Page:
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Deacons and a Special Office in the Early Church Research Paper

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Updated: May 28th, 2019

What Are Deacons? Was There A Special Office In The Early Church?

Deacons are perhaps the most misunderstood officers in the Christian Church today. They came up as the people to rescue the mainstream ministers from the logistical and administrative strains of church operations. This office has had mixed fortunes throughout the life of the church. In some instances, it grew, while in others it simply disappeared from the leadership hierarchy of the church.

This study aims at rediscovering the role and purpose of deacons in light of the institution and operations of this office in the early church. In particular, the paper seeks to answer the following questions: What are deacons? Was there a special office for them in the early church, and what are the major issues surrounding their existence in the Christian Church?

The Deacons In Acts

Without variance, scholars identify the book of Acts 6 as the first appearance of Christian deacons. Many scholars note that the bible does not use the word “deacon” in that passage.1 Elsewhere in the same book, there are incidents of major significance to the early church that involved deacons. These incidents include the stoning of Stephen and the Baptism of the Ethiopian Eunuch by Philip.

They indicate that the deacons were not people who had a fixed responsibility but the church requested them to help alleviate specific issues affecting the church. They were ministers first, and officials second. There is need to examine each of these circumstances in some more detail to provide a proper background for this discussion.

The need for deacons came about because of growth. The Christian community in Jerusalem grew in numbers because of the growing numbers of new believers. The church shared resources, starting with the neediest members. Grecian Jews (Hellenists) felt that their widows were not getting equal attention during the distribution of food.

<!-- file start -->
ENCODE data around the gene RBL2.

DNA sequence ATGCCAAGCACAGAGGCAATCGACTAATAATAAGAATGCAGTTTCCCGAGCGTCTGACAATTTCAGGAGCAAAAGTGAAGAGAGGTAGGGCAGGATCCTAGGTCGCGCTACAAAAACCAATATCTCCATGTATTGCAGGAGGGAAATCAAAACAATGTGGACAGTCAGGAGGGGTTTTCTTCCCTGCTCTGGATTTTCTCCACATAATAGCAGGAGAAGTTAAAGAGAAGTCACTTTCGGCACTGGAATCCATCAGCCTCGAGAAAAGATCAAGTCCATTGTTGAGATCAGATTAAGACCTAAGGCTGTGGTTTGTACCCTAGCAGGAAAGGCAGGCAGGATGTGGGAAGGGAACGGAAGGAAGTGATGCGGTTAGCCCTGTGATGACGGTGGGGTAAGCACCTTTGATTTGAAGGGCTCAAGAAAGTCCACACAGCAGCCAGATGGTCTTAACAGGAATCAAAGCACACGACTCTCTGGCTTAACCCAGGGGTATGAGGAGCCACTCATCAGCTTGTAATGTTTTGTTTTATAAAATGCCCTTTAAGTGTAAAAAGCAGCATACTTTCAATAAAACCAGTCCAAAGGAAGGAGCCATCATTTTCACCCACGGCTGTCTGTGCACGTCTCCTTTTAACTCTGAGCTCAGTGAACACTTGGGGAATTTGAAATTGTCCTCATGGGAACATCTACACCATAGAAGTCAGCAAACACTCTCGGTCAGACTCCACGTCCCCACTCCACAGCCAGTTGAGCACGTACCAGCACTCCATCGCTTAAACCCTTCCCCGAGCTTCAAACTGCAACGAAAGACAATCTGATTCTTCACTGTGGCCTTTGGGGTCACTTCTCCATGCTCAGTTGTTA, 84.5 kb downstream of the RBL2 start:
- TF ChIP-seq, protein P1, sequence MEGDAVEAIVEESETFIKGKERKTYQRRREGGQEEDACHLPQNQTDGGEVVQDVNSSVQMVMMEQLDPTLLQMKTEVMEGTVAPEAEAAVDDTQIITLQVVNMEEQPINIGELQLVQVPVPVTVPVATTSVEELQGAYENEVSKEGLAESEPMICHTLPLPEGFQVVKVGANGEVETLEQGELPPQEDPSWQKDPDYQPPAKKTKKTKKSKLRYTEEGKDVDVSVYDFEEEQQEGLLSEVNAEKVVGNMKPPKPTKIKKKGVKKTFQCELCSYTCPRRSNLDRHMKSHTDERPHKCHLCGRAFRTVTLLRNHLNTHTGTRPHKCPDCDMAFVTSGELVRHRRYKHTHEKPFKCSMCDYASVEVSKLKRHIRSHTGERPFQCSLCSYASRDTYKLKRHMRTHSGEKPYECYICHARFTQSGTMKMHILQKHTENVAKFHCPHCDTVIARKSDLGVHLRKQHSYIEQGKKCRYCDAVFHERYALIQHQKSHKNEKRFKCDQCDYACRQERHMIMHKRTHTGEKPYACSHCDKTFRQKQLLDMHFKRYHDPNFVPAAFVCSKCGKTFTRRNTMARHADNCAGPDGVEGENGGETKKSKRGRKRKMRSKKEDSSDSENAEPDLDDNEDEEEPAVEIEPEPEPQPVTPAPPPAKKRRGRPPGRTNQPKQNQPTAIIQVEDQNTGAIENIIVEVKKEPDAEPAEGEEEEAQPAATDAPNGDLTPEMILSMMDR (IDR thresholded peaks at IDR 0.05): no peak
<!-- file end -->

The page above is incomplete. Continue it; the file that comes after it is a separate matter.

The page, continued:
There are many reasons given for the differences ranging from conservative and liberal views of temple worship, to the influence of the Maccabean revolt, betraying greater tensions in the early church beyond those portrayed in the book of Acts.2 The Greek speaking Jews could have felt that the Hebrew-speaking ones looked down on them.3 This disquiet led to the apostles to intervene.

The twelve stated, “It would not be right for us to neglect the ministry of the word of God in order to wait on tables” (Acts 6:2, NIV). This may mean that there was a problem with the administration of the physical needs, which, it appears, did not have any specific overseers. It was in this context that the apostles proposed the appointment of seven men to take care of the matter.

The emergence of deacons therefore was not because of divine revelation, but was a way of taking care of a practical issue that threatened the harmony of the church. From the activities of Stephen and Philip, it appears that this appointment was also not permanent.

The apostles stated three qualifications for deacons. They required them to be “men” who were “full of the Holy Spirit and wisdom” (Acts 6:3, NIV). The choice of men for these positions resonates with the cultural background of the society in which these events were taking place. Scholars can argue that there was no overriding need to appoint men in that situation because the problem was primarily between women.

However, the Jewish society was patriarchal hence the predisposition to appoint men to positions of leadership. The need for the filling of the Holy Spirit also appears rather exclusionist in the appointment of people who in essence were to “wait on tables” (Acts 6:2, NIV). It however shows that the apostles took the positions seriously and looked far beyond the administrative tasks that necessitated the appointments.

According to Anyabwile (2012), the office of the deacon, “is a spiritual office”.4 In a sense, apart from the apostles, these were the only ordained ministers in the Church. The final requirement of wisdom resonates better with the position. Since their work was to ensure no conflict ensued because of the distribution of food, it was necessary that these men posses wisdom.

Paul gave requirements that are more elaborate for people qualified for appointment as deacons. Their purpose was not the same as those of the deacons in Acts. It serves to show that deacons were a special group of ministers, chosen to handle specific issues in the church.

The only clear-cut responsibility that the apostles assigned to the seven men was “waiting on tables” (Acts 6:2, NIV). There were no specific roles spelt out for the seven except the responsibility of overseeing the daily distribution of food. However, there is sufficient proof that this is not the only thing they did. They were part of the ministry of the church.

Pao (2011) presented this situation as a glaring inconsistency on the work of Luke by failing to follow up the career of the seven men in regards to waiting on tables.5 It is confusing to think that they required ordination to wait on tables but did not require it to participate in ministry of the church.